20.03.2011 - 22.03.2011 25 °C
How you go'in? This is the NZ way of asking - how are you doing? Julie and I love the kiwi lingo and some of it is hard NOT to pick up, such as the word “rubbish”. We pack up our belongings and hit the road heading north from New Plymouth along the west coast. Our first stop is Mike's Organic Brewery for an early morning taste test and to purchase of some beverages for myself.
The plan for the day is to explore the massive cave system in the Waitomo area but due to crazy amounts of tourists with the same idea, our primo option is sold out. Instead we decide to stop at a couple of free caves along the way to Raglan. First stop is Mangapohoe Natural Arch, a giant limestone arch, accessible by a short stroll off the highway. We walk through the deep gorge that once was a long cave formed by the river until the roof fell in. We reach the arch, all that is left of the cave ceiling, as light streams in onto the dark floors. Further along the loop giant fossilized oysters cover the rocks which are scattered throughout the fields. Our second stop is at Piripiri Cave and we disappear into the darkness – literally. Our torches are in dire need of new batteries and we can't see a thing.
Onwards to Kawhia and the Te Puia Hot Springs that are located perfectly on a secluded stretch of sandy beach. I ask the owner of a gas station about the hot springs and he gives me the lowdown on how to find the hottest springs. He enquires to where we are camping for the night and of course we haven't planned for that just yet. He mentions that they have a free camping spot behind the gas bar and suggests that we pop back around after soaking in the springs to stay the night. It sounds like a great plan, a little bit of back tracking, but we like the sounds of “free”.
We hit Te Puia Hot Springs just right, as the tide is low and there is plenty of hot water peculating to the surface. There are a few people conveniently leaving, so we scope our there abandoned dug holes for the hottest pool. After a bit of hand digging, our beach hot tub is ready, and we slide in to a little bit of heaven.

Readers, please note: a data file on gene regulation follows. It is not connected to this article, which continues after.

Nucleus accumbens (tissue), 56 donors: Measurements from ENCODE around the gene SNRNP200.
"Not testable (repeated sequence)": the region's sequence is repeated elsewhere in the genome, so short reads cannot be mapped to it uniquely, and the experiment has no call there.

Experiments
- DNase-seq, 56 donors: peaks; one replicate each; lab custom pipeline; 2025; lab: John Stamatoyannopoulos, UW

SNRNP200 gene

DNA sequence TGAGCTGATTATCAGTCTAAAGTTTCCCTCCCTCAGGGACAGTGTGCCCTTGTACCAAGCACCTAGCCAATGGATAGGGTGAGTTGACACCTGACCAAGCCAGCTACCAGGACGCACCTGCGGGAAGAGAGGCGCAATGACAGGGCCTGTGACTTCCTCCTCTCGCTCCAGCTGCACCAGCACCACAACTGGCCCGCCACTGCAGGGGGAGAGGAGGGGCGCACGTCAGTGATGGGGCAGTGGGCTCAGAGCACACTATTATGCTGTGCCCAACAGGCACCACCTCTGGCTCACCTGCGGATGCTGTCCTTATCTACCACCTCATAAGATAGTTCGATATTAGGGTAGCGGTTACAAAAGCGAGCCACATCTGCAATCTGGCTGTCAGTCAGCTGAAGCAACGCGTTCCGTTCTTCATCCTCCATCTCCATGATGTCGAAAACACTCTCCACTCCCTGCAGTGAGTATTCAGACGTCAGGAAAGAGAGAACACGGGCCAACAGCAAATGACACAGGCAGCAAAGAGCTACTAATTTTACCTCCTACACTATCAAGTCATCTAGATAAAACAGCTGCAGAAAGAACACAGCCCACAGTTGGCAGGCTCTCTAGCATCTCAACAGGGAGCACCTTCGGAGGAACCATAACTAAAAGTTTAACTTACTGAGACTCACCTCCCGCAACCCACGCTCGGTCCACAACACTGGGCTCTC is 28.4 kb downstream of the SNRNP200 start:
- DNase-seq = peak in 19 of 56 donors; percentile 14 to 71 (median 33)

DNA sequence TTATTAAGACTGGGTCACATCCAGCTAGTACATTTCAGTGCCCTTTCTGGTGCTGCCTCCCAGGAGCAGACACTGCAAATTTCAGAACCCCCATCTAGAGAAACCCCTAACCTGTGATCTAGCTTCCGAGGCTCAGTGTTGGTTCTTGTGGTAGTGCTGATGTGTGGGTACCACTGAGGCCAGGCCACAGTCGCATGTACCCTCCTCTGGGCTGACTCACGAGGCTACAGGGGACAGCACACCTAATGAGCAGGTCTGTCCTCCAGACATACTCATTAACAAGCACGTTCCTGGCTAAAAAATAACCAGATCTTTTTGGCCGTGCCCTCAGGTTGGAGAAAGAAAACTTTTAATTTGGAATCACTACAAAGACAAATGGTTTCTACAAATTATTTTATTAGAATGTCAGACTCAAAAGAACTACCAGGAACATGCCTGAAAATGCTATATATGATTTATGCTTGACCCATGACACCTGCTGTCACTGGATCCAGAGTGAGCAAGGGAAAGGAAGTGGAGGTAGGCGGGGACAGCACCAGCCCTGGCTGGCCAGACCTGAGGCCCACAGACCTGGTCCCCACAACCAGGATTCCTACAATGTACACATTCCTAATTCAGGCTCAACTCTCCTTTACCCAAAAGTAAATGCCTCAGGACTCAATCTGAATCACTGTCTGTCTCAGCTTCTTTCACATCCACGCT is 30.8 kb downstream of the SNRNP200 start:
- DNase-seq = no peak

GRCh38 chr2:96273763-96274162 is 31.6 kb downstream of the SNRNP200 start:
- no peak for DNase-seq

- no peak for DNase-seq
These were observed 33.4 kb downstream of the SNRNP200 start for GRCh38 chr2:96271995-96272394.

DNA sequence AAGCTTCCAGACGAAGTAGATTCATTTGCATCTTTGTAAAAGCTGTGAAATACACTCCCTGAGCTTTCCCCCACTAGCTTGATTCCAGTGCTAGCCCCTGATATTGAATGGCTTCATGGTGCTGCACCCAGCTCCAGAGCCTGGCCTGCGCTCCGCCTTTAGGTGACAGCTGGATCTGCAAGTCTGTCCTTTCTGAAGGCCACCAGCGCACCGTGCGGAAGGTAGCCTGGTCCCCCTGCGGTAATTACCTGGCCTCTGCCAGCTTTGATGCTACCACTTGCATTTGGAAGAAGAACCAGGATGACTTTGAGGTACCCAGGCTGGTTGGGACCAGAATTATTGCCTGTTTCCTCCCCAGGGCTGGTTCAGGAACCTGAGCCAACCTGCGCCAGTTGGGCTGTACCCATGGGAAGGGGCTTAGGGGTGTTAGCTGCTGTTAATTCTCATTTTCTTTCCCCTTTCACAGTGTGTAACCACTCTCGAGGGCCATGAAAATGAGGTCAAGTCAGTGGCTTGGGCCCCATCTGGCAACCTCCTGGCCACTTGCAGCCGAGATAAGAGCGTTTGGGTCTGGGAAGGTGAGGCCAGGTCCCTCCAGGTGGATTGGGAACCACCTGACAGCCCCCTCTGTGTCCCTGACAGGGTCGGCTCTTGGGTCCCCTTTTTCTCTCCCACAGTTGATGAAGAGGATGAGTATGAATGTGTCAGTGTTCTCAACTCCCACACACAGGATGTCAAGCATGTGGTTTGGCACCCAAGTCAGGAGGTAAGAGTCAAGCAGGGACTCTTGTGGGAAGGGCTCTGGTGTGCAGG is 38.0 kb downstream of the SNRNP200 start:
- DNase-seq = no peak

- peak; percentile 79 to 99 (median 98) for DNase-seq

Julie and I decide to take up the free camping offer at the Oparau Roadhouse, which turns out to be a great decision. Bill and Brenda are the generous owners that have been taking in weary travellers for twenty years. They also run a backpackers accommodation which is empty for the night, so he persuades us to stay there for the night. We get the entire place to ourselves and we get to sleep in a comfy bed instead of pitching our tent. Not even a half hour since Bill left is he back around with leftover meat pies (a NZ staple food) from their restaurant that will be tossed if we don't eat them, so I score a free meal as well! Julie can't eat the pies since she isn't eating wheat and dairy and after a few minutes there is another knock on the door by Bill with a plate of food perfect for Julie. Unreal! Kiwi's are such welcoming and generous people, a trait that is rubbing off on us as we make our way through the country.
In the morning we thank Bill and Brenda about hundred times, sign their guest book, and hit the road to Raglan where we are hoping to get a surfing lesson. Along the way, Bridal Veil Falls sounds stunning, so we hit the short trail to the picture perfect display. By 10am we reach Raglan and start contacting different surf schools to find the best rate. We end up with Steve that runs Surf Safe, which is an awesome deal for great lessons from a killer surfer. After about an hour of onshore instruction at Ngarunui Beach, it is time to hop on a board and ride the rolling surf. The breaks are consistent which makes it easy to catch the waves. Julie catches on too fast for my liking and looks like a pro compared to me. We both have a totally tubular time with Steve and get a great handle on surfing. Rad.
We're both wiped after dominating the waves all afternoon, so we make the call to stay around Raglan for the night. Solscape Eco-Retreat over-looks town and the misty coastline and seems like the perfect place for the night. Julie is instantly amazed at the unique facilities and eco-structures around the property. There are a couple of outdoor kitchens with cobb ovens, cool teepees to rent and stay in, cabins made from old rail cars, an earth-dome, veggie patches to use, and educational signage everywhere. It's an amazing place to stay and it would be a great idea to start up in Ontario.
Hamilton is our first stop of the day after packing up at Solscape. The Hamilton Gardens are a great place to wander through this morning to get new gardening ideas. Julie is particularly fascinated with the herb garden section and we jot down some new herbs to plant for medicinal and cosmetic uses.
Continuing across the North Island we end our day near Te Mata on the Coromandel Peninsula. We are starting another wwoofing job at Richard and Linden's little piece of paradise high on a hillside over-looking native bush and the Firth of Thames. They prepare a great fish dinner before we watch the sun set over the ocean. We talk about their property and how they are sustainably managing it for native timber. Linden is a very hard working and determined lady, that is quickly transforming their property from paddocks and invasive gorse to native bush. Should be a great wwoofing time, with various forest restoration work planned for the week.